American Indians and Alaska Natives (AI/ANs) and Native Hawaiians and Pacific Islanders (NHPIs) are the smallest and second-smallest US racial groups, with populations of 1.2 and 5.2 million, respectively. These groups experience harsh disparities in health and mortality compared to US Whites. Concerning are their population prevalence of hypertension, cardiovascular disease (CVD), and stroke, which are as high as, and usually higher than, US Whites. Despite these serious public health inequities, both groups have been largely neglected by health research. A literature search for interventions targeting blood pressure (BP) control as a contributor to CVD and stroke in AIs, ANs, and NHPIs returned no results. No interventions−and thus no multilevel intervention studies−have ever focused on BP control in these populations.
With funding through the National Institutes of Health (U54), the Native-Controlling Hypertension And Risks through Technology (Native-CHART) is a nationwide network of 7 satellite centers whose overarching objective is to improve control of blood pressure and associated cardiovascular disease and stroke risk factors among American Indians (AIs), Alaska Natives (ANs), and Native Hawaiians and Pacific Islanders (NHPIs). Native-CHART’s goal is to move research on BP control and CVD and stroke risk factors in these communities beyond its current, largely descriptive state, and translate that knowledge into meaningful action.
Native-CHART includes three research projects, which feature interventions at the individual, family, community, and policy levels.
This multilevel intervention spans 24 months in partnership with the first full-service, Chickasaw-owned supermarket and will collect data on the availability, price, and shelf space devoted to healthy and less healthy options in existing local retail outlets at baseline (before the intervention) and again at 12 and 24 months. It measures change in blood pressure and secondary outcomes among hypertensive community members at baseline and again at 12 and 24 months. Finally, the study will create a documentary on the implications of the study for the local community and will evaluate the documentary’s effect on tribal leaders’ readiness to implement CHEERS across the Chickasaw Nation and other tribal communities.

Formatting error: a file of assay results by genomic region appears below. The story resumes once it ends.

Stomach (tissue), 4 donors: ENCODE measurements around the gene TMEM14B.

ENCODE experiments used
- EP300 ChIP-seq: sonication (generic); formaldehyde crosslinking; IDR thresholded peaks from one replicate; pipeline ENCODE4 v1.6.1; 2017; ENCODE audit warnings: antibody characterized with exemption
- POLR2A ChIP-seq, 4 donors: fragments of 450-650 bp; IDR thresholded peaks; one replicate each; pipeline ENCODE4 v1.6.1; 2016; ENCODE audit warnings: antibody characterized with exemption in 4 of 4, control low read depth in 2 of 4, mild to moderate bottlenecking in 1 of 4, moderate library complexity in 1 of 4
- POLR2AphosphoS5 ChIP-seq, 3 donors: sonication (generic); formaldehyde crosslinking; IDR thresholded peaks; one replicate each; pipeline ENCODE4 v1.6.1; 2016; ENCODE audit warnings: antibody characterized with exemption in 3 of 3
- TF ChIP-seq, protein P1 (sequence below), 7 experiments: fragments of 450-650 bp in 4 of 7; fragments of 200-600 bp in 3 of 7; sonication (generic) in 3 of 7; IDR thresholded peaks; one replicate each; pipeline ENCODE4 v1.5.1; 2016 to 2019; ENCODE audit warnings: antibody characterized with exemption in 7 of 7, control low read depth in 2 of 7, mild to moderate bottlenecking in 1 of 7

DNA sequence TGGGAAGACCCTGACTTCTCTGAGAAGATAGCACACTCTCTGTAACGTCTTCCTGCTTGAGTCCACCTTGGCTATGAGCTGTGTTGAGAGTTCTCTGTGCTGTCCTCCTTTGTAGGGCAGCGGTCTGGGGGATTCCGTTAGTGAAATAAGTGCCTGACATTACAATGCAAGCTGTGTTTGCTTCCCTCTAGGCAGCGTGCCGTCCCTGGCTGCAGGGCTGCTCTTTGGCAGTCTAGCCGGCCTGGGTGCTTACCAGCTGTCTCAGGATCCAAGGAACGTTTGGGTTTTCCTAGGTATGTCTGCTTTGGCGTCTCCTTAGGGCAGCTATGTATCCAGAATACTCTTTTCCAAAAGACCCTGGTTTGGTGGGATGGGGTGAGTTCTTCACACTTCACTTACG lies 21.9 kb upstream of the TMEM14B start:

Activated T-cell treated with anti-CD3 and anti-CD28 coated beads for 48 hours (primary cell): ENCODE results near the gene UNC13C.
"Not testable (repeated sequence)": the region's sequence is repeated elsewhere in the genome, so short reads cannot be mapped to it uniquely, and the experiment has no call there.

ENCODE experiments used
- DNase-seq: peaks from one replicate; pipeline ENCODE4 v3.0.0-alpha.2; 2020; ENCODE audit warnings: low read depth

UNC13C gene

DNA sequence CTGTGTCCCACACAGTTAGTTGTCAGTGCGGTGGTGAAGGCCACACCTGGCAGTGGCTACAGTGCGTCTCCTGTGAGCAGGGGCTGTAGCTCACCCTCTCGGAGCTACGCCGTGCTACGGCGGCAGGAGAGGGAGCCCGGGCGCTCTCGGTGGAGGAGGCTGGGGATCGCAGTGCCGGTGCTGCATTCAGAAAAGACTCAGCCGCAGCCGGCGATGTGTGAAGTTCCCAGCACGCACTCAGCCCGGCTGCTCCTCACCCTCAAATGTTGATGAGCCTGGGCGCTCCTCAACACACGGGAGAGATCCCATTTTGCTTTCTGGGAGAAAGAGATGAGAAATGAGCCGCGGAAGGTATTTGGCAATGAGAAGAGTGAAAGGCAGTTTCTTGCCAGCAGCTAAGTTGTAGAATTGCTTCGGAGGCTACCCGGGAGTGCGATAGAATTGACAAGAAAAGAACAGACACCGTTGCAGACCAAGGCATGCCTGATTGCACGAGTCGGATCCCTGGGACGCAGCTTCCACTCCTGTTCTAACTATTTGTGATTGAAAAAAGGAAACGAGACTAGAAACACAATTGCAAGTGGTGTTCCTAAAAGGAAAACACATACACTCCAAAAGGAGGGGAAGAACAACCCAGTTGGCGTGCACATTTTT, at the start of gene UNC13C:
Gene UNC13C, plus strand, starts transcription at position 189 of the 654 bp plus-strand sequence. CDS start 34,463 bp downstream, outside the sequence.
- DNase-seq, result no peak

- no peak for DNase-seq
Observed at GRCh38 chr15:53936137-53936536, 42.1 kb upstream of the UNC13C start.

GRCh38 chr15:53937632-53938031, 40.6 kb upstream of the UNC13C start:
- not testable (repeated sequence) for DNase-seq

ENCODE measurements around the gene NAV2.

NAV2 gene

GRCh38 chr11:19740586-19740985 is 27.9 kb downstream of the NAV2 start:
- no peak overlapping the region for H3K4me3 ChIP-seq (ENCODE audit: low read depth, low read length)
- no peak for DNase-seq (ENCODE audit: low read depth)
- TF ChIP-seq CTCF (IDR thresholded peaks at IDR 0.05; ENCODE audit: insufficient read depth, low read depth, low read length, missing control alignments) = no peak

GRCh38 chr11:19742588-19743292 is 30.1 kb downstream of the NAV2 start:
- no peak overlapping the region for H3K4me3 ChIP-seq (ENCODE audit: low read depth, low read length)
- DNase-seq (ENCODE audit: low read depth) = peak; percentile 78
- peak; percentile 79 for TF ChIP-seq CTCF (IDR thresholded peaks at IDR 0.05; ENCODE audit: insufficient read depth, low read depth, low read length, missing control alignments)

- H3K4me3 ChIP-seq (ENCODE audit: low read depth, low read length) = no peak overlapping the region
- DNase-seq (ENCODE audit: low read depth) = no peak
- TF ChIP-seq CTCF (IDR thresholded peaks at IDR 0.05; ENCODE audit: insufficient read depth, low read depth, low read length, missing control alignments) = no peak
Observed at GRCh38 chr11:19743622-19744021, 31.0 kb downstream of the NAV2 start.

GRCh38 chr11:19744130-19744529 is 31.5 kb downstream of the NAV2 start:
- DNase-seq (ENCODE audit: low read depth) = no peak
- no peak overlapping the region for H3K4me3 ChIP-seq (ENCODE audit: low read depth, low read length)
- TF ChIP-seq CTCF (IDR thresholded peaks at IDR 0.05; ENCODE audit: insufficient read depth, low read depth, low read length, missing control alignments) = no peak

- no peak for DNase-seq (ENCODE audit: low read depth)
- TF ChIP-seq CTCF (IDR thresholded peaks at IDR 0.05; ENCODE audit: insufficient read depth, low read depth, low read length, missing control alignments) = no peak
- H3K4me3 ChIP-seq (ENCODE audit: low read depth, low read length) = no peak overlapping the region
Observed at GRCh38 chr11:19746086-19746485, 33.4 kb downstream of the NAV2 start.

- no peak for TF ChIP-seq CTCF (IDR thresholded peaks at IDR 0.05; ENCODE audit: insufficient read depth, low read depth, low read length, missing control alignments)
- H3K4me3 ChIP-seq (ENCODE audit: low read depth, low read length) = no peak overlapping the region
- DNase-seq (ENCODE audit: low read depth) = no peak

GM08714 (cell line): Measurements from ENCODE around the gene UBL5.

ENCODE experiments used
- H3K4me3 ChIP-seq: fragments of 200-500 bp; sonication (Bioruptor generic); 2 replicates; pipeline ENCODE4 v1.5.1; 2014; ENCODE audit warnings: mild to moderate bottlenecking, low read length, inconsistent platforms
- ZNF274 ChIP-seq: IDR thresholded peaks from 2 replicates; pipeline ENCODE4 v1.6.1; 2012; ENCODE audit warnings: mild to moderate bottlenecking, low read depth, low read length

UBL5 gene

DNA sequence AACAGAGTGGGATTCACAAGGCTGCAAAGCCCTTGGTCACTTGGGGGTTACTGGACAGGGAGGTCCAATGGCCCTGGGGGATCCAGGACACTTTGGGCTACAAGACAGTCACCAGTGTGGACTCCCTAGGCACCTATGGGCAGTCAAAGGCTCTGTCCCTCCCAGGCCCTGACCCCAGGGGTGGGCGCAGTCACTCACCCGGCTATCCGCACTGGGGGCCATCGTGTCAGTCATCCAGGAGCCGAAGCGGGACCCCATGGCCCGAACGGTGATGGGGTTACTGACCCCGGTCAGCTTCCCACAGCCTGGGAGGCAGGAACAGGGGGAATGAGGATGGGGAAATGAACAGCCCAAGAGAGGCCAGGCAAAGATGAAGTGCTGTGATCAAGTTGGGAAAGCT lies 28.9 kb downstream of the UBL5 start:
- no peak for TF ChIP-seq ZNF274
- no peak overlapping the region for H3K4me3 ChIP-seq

This multilevel prevention trial targets BP control among ANs diagnosed with hypertension. In partnership with Southcentral Foundation, participants with a systolic BP ≥ 140 mmHg at 2 or more visits in the prior 18 months will be randomly chosen for the intervention and will receive equipment and training for home BP measurements (HBPM) to self-manage hypertension. This study examines BP-ICAN’s impact on within-person change in systolic BP and secondary outcomes from baseline to 12 months. It will quantify impact on prescribing behaviors in response to participant-initiated reports or system-triggered alerts of uncontrolled BP and will evaluate overall impact on BP control among all hypertensive patients regardless of enrollment into the individual-level intervention.
This multilevel 6-month intervention uses peer-facilitated, self-care BP education delivered weekly for 8 weeks that emphasizes, healthy diet, traditional NHPI foods, adherence to medication, and encouragement to increase physical activity and stop smoking,
using text messaging to boost adherence. The study randomizes NHPI adults with hypertension and elevated BP to either ENACTS or usual care. Both groups will receive general health education brochures and a $30 weekly credit for grocery shopping. It
compares within-person change in BP and secondary outcomes between the intervention and control groups. The study evaluates ENACTS’ effects on BP and secondary outcomes as within-person change in family members. It also evaluates the intervention’s
ability to influence grocery store policy on clearly identifying foods that are low in sodium or high in potassium.
For more information on Native-CHART, visit the WSU website.